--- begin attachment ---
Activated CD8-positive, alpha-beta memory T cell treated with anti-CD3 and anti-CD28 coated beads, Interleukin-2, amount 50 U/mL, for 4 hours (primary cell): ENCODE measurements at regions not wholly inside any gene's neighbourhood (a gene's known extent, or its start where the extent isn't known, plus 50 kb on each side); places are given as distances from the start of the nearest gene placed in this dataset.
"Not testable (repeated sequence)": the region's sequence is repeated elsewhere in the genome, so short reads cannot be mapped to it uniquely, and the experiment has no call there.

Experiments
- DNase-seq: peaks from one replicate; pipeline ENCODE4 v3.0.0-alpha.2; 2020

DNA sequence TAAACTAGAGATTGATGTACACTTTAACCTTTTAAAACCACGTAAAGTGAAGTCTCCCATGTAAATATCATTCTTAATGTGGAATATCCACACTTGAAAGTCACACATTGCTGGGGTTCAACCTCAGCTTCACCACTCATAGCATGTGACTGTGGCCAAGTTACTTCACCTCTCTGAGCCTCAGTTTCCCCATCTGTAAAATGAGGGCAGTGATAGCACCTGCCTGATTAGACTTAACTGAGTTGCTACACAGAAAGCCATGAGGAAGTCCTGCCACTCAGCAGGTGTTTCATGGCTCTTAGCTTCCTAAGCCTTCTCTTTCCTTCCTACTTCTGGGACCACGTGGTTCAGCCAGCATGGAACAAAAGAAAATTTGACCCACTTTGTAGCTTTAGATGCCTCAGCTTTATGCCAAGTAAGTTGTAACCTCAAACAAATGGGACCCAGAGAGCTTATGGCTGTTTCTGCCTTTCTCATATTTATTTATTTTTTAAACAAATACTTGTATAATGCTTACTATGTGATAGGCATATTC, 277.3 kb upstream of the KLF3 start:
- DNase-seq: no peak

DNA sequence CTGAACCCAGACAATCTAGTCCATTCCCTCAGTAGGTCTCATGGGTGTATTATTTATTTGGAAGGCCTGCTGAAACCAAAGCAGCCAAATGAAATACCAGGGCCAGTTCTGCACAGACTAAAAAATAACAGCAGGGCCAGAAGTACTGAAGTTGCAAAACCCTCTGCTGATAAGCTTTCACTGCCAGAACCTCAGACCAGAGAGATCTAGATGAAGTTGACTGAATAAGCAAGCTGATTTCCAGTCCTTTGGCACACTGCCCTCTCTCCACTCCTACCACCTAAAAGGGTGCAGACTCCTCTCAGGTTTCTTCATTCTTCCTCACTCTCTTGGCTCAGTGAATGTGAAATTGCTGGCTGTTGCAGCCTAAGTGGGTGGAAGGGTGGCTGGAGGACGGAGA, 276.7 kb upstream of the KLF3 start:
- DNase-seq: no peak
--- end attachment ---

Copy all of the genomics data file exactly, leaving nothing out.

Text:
Activated CD8-positive, alpha-beta memory T cell treated with anti-CD3 and anti-CD28 coated beads, Interleukin-2, amount 50 U/mL, for 4 hours (primary cell): ENCODE measurements at regions not wholly inside any gene's neighbourhood (a gene's known extent, or its start where the extent isn't known, plus 50 kb on each side); places are given as distances from the start of the nearest gene placed in this dataset.
"Not testable (repeated sequence)": the region's sequence is repeated elsewhere in the genome, so short reads cannot be mapped to it uniquely, and the experiment has no call there.

Experiments
- DNase-seq: peaks from one replicate; pipeline ENCODE4 v3.0.0-alpha.2; 2020

DNA sequence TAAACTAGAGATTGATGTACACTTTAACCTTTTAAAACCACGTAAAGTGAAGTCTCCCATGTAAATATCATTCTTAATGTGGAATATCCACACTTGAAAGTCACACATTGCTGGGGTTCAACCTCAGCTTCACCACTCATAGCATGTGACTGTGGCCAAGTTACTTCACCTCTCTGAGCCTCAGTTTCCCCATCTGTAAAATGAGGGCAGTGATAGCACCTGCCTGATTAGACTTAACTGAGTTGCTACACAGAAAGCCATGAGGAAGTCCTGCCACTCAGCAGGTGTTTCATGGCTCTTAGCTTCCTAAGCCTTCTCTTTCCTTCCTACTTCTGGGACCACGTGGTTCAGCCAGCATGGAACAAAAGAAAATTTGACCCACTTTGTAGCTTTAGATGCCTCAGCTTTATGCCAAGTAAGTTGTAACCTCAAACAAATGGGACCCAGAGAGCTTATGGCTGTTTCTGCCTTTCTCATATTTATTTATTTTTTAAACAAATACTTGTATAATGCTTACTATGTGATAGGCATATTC, 277.3 kb upstream of the KLF3 start:
- DNase-seq: no peak

DNA sequence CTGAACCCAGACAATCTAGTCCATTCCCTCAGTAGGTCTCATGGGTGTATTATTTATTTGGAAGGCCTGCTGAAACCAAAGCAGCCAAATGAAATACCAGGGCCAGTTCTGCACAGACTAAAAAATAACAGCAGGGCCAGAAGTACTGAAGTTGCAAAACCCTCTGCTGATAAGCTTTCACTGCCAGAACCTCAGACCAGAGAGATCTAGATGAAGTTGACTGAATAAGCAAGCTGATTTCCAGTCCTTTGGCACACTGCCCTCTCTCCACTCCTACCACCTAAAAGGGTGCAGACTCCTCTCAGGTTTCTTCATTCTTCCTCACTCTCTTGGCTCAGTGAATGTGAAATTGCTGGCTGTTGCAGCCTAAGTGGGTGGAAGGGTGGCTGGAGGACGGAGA, 276.7 kb upstream of the KLF3 start:
- DNase-seq: no peak